How Brexit Affects Your Financial and Professional Insurance Coverage
You may not feel it yet, but the United Kingdom’s exit from the European Union (EU) will likely impact how you buy directors and officers (D&O) liability and other financial and professional lines of insurance.
Insurance Market Implications
The UK’s membership in the EU established London insurers as key players within the global financial services and insurance industry because EU members have the ability to “passport” or freely move goods, services, and people throughout the Eurozone.
Membership in the EU has provided London insurers a significant compliance edge over other insurance hubs. For example, most global businesses have traditionally placed their Freedom of Services (FoS) policies out of London because they can use a single insurance contract to cover all EU countries.
The UK’s exit from the EU — widely known as Brexit — will likely change things. Going forward, global insurers will likely deploy their people and use financial assets and other capital differently. Post-Brexit, insurers may devote more resources to Continental Europe in order to continue to serve European and global clients.
Financial and Professional Coverage
Although most financial and professional policies are underwritten for one-year terms, claims can take years to resolve. So insurers may need to continue to serve clients long after their policies have expired — including, potentially, after the UK has left the EU.
Some multi-year claims may occur in other EU countries where non-admitted insurance is not allowed. If the UK is no longer a party to the Freedom of Services Convention — which makes a contract from any EU country legal, binding, and enforceable in all others — local payment for a loss involving a director or officer may be in jeopardy. Marsh’s Brexit Steering Committee will monitor the UK’s exit process in anticipation of any potential advocacy work during negotiations with the EU.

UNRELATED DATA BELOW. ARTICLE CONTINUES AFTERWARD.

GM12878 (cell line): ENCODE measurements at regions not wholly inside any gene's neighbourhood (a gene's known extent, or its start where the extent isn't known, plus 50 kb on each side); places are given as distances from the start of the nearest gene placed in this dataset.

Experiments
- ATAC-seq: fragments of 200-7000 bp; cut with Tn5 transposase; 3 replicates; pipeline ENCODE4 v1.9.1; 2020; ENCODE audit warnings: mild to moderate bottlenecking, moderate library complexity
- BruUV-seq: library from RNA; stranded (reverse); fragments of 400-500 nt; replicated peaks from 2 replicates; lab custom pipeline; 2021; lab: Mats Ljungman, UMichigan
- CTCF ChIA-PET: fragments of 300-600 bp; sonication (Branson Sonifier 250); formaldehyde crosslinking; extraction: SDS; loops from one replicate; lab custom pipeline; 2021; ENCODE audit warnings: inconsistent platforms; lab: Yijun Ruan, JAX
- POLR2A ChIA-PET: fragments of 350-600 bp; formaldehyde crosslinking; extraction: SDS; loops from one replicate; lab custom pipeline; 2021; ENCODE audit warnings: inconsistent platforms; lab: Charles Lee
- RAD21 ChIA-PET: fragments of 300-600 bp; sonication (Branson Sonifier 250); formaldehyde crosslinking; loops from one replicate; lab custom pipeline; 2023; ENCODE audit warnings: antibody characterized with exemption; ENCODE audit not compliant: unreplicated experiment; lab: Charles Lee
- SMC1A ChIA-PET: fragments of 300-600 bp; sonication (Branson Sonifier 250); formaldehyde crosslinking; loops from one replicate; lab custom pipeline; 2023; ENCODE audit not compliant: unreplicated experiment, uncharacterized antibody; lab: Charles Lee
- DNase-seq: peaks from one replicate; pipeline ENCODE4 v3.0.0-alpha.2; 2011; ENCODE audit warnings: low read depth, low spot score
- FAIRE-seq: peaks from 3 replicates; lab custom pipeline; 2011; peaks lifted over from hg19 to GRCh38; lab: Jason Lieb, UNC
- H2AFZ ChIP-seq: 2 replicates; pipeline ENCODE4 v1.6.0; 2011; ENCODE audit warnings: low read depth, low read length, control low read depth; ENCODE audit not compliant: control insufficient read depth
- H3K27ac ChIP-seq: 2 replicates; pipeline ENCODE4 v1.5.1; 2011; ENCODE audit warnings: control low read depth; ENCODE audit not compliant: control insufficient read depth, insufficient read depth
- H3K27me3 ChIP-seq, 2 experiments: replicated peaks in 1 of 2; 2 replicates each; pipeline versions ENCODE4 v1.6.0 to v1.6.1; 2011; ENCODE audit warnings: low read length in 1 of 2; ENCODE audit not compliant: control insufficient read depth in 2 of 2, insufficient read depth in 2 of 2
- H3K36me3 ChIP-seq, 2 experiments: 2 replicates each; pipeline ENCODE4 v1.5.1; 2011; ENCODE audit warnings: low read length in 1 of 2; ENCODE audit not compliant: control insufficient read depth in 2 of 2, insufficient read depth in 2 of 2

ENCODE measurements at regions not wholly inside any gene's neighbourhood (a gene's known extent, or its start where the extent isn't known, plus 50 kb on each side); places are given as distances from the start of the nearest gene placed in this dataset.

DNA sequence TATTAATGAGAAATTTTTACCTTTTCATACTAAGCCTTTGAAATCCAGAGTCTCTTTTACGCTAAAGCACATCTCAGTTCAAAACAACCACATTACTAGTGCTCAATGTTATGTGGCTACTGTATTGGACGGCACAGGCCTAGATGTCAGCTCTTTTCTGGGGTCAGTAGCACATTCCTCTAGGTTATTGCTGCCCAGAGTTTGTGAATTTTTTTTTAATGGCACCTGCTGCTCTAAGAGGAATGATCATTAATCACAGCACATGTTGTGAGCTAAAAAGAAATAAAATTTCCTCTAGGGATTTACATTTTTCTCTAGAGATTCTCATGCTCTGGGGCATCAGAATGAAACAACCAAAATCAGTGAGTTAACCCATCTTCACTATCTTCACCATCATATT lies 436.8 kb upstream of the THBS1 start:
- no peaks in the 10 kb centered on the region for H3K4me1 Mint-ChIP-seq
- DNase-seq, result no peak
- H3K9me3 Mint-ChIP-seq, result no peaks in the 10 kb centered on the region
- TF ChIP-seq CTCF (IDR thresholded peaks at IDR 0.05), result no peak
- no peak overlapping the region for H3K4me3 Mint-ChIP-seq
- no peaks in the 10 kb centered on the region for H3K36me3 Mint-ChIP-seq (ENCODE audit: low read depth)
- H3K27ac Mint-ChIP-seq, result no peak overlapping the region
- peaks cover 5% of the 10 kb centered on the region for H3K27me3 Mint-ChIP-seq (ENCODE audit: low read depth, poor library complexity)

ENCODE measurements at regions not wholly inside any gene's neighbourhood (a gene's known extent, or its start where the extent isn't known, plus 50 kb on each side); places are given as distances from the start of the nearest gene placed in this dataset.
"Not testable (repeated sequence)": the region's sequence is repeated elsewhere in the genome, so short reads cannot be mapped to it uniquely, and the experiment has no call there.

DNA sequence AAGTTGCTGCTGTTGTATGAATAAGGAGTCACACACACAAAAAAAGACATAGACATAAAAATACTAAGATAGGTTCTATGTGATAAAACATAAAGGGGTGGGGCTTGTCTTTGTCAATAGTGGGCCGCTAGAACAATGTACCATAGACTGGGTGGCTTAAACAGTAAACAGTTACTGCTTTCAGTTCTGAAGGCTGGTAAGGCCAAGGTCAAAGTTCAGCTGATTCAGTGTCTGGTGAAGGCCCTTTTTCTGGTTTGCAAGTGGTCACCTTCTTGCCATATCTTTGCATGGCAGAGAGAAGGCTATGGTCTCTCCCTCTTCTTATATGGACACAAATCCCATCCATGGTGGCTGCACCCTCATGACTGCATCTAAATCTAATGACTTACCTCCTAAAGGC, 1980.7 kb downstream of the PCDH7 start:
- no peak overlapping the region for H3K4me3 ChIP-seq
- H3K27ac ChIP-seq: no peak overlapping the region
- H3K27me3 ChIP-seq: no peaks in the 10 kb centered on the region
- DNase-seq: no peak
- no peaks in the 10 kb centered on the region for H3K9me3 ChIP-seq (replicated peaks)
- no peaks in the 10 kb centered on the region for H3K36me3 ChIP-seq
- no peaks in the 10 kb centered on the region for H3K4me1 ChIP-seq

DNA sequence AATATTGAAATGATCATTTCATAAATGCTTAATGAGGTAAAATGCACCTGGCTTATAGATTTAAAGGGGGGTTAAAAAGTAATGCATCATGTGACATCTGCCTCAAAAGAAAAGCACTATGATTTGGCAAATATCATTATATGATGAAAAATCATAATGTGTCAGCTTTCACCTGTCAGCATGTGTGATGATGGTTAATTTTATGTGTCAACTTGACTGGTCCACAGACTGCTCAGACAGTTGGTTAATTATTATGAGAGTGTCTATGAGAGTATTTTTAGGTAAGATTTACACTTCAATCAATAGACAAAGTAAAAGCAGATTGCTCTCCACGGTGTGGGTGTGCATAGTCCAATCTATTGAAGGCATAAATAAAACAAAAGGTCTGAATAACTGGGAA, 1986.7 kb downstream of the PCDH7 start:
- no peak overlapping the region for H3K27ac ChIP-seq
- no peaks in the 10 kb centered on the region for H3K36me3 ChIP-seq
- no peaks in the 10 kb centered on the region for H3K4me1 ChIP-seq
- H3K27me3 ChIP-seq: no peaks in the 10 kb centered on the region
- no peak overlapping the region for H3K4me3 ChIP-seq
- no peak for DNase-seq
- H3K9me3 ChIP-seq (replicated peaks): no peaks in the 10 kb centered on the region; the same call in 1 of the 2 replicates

If your business has operations in the UK, keep thinking about the potential implications of Brexit. For example:
- How will you deploy future capital and investments in the UK and Europe?
- How and where will you hire and retain talent?
- How are you planning to serve clients with operations in the UK and help them grow their businesses?
Make sure to review the strength and breadth of your financial and professional insurers, including those in the UK. And confirm that your insurers have separate licenses in the EU, which would allow them to write alternative coverage that can supplement a UK FoS policy with local underwriters.
The Brexit vote is a reminder that risk management is continually changing. Businesses can work with their insurance advisors to anticipate the risks around the corner and understand how global insurance markets may be affected by them.